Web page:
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Philippine Conflict Subdues Christmas Joy

  • Luke Hunt

The Christmas spirit in the southern Philippines is being sorely tested by an escalation in the fighting between government troops and Muslim rebels. Many civilians are too frightened to shop or attend church services.

Dozens of people have been killed or injured in the latest spate of attacks by the Moro Islamic Liberation Front across the southern island of Mindanao.

Last week, bombings of two shopping malls in Iligan City left three dead and 50 wounded. On Sunday, bomb disposal experts dismantled a third explosive.

Kidnappings and skirmishes in the countryside are also on the rise, forcing thousands of people out of their villages and into refugee camps.

Collapse of peace deal blamed for increase in violence

The rebels are fighting for a homeland on the southern island for the country's Muslims. Earlier this year, the Philippine government and the MILF reached a peace agreement but the Supreme Court in August struck down the deal.

The collapse of the deal has been blamed for the increased violence over the past few months.

Al Jacinto's family publishes the Mindanao Examiner in Zamboanga.

He says the latest fighting is felt across Mindanao and weighs heavily on the island's Christian population in the lead-up to Christmas.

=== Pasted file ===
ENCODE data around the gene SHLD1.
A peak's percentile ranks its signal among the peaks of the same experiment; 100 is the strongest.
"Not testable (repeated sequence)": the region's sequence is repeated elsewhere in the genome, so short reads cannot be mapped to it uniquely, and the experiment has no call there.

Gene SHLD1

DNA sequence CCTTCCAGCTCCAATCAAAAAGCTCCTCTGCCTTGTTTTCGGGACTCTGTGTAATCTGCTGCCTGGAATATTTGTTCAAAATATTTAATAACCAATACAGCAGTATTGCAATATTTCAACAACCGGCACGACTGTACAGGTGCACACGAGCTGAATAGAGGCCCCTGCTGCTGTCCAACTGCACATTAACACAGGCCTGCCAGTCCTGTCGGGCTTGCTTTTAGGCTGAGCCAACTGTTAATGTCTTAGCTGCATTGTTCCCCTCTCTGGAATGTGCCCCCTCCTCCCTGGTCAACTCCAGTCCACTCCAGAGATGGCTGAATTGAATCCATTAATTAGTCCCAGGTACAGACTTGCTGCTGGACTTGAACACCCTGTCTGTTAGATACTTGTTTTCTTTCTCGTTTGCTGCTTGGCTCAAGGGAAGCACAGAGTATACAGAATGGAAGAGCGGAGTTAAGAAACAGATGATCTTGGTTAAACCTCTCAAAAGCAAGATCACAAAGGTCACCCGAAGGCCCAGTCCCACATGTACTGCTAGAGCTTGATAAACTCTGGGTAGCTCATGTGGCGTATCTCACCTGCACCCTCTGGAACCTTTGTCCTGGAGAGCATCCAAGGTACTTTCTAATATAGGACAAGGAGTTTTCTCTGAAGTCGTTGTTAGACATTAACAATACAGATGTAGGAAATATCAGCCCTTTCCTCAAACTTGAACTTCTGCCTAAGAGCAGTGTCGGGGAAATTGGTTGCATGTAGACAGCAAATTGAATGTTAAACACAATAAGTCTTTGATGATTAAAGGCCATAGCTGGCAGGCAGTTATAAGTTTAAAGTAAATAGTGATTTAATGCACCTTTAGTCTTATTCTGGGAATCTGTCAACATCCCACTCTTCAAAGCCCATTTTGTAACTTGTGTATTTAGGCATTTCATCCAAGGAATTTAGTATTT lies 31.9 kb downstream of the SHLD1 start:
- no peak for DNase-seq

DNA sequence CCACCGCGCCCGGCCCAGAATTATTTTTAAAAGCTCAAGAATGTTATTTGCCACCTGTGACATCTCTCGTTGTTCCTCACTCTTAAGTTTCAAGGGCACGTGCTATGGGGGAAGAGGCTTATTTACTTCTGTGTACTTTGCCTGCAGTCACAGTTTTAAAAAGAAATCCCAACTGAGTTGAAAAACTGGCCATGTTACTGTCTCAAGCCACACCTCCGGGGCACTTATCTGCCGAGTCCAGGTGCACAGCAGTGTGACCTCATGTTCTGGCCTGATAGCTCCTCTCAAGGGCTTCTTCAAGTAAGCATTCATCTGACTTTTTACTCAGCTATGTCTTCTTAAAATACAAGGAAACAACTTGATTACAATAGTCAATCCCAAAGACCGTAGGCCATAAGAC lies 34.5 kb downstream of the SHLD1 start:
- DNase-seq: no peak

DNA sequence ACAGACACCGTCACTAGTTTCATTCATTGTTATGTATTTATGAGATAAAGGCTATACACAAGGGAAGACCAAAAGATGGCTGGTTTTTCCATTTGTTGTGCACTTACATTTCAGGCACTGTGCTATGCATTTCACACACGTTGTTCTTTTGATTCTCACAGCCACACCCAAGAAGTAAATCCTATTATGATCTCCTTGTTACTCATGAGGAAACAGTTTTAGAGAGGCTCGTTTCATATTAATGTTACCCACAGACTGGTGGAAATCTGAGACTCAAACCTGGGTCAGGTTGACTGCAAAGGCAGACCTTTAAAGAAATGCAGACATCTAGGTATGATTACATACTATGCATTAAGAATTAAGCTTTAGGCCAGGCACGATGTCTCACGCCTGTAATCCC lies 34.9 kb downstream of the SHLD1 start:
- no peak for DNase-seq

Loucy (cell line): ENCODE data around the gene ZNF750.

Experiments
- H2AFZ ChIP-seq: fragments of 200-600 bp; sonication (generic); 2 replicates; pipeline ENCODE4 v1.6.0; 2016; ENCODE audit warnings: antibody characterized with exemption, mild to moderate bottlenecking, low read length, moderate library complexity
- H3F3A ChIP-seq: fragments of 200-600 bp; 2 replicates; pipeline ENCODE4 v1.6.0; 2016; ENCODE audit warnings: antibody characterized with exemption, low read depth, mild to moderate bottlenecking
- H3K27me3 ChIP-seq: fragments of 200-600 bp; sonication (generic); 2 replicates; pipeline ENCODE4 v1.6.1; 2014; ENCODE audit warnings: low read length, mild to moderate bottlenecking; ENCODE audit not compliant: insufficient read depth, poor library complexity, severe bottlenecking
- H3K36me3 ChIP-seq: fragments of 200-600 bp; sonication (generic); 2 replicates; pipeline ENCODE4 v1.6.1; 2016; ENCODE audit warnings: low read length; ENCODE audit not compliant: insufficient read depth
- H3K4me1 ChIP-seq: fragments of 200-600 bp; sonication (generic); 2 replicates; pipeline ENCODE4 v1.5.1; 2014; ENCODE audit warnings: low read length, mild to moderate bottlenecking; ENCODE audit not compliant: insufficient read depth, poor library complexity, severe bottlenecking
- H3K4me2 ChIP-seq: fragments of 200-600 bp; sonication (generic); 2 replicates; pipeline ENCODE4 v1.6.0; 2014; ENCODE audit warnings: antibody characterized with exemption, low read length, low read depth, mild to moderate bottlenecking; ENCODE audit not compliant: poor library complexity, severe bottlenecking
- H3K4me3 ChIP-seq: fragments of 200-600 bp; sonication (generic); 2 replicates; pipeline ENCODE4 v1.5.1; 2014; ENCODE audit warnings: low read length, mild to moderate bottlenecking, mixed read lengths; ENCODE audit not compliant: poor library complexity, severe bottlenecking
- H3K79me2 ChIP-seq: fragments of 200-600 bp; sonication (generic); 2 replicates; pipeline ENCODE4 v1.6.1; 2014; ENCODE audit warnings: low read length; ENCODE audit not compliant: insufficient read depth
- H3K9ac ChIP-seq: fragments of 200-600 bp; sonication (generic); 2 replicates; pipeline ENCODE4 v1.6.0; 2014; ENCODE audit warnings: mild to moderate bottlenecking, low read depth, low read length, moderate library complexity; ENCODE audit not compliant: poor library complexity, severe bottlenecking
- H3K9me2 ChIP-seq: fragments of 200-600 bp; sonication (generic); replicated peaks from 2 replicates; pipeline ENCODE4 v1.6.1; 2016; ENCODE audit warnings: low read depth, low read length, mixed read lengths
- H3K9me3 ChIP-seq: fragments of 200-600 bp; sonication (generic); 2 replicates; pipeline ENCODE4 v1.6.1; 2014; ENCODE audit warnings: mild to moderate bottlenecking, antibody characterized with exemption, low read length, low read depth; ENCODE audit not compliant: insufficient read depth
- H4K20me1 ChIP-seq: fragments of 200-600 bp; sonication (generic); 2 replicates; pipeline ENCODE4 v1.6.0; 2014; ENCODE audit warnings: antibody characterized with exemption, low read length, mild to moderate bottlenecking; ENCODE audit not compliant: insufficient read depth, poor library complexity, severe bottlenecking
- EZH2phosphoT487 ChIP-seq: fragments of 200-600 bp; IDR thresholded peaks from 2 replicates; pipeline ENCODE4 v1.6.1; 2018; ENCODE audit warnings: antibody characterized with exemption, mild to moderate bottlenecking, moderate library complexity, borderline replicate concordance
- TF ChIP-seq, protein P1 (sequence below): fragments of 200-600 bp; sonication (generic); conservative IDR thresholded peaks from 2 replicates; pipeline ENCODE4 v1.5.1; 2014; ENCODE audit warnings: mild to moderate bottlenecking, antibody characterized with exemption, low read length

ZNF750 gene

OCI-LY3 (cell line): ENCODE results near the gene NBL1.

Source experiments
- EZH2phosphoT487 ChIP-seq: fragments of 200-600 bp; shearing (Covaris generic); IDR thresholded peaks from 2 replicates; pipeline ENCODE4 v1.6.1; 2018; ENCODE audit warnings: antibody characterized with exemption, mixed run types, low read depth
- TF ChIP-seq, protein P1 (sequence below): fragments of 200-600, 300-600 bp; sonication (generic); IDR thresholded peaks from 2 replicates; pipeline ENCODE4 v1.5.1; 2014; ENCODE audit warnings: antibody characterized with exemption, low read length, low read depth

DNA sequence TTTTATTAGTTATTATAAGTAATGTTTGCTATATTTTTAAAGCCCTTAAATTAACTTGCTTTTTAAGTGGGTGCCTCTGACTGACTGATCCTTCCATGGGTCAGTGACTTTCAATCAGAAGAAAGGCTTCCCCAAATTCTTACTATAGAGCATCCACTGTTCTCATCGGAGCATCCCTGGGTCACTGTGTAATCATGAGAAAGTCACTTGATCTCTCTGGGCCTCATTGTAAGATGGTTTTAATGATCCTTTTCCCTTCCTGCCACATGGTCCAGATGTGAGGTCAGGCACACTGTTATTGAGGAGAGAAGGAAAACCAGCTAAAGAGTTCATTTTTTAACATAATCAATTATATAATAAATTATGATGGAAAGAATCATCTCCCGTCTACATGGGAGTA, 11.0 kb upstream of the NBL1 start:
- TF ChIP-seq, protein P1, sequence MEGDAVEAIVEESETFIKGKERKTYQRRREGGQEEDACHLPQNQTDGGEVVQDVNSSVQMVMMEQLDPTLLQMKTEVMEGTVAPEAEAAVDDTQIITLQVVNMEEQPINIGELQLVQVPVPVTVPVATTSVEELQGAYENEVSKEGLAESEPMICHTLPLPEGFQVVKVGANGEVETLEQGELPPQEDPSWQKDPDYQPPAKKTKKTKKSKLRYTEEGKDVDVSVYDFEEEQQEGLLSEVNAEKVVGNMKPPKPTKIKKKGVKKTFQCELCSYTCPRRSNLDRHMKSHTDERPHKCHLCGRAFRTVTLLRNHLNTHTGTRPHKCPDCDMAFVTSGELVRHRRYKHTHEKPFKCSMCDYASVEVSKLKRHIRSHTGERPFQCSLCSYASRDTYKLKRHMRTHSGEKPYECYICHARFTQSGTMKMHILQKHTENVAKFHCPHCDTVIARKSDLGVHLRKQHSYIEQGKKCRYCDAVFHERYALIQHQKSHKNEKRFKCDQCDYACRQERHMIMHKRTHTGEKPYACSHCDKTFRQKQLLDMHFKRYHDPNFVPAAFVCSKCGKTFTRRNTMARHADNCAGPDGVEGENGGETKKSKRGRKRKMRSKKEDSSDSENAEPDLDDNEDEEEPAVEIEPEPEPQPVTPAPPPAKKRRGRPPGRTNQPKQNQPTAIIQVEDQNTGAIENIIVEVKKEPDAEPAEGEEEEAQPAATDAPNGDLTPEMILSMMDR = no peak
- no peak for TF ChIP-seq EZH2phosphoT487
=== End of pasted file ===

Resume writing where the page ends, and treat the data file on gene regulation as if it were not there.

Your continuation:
"A lot of people are really afraid, scared to go out and shop because of this threat of terrorism," he said. "In Zamboanga, in Basilan there's fighting, in Jolo Island there s fighting, in central Mindanao there's sporadic fighting between the MILF and the Philippine military."

President approves revival of peace talks

Philippine President Gloria Arroyo has given the go-ahead for a peace panel to revive talks with the rebels in another attempt to end the decades-old conflict.

However, Jacinto says the MILF will be in no mood to bargain until the government agrees to its terms for an autonomous homeland.

"When I spoke with MILF leader, Mohagher Iqbal, who's also chairman of this panel with the rebels, he said he would only resume peace talks with the Arroyo government if the president honors the … Muslim ancestral domain agreement that was not signed in August," Jacinto said.

Muslims are a minority in the Philippines, where most people are Christians. Most Muslims live in the south, an area the MILF claims as an ancestral homeland.

In response to the recent violence, the British, Australian and U.S. governments warn of a high threat of terrorism across the Philippines. They have advised their citizens against traveling to Mindanao.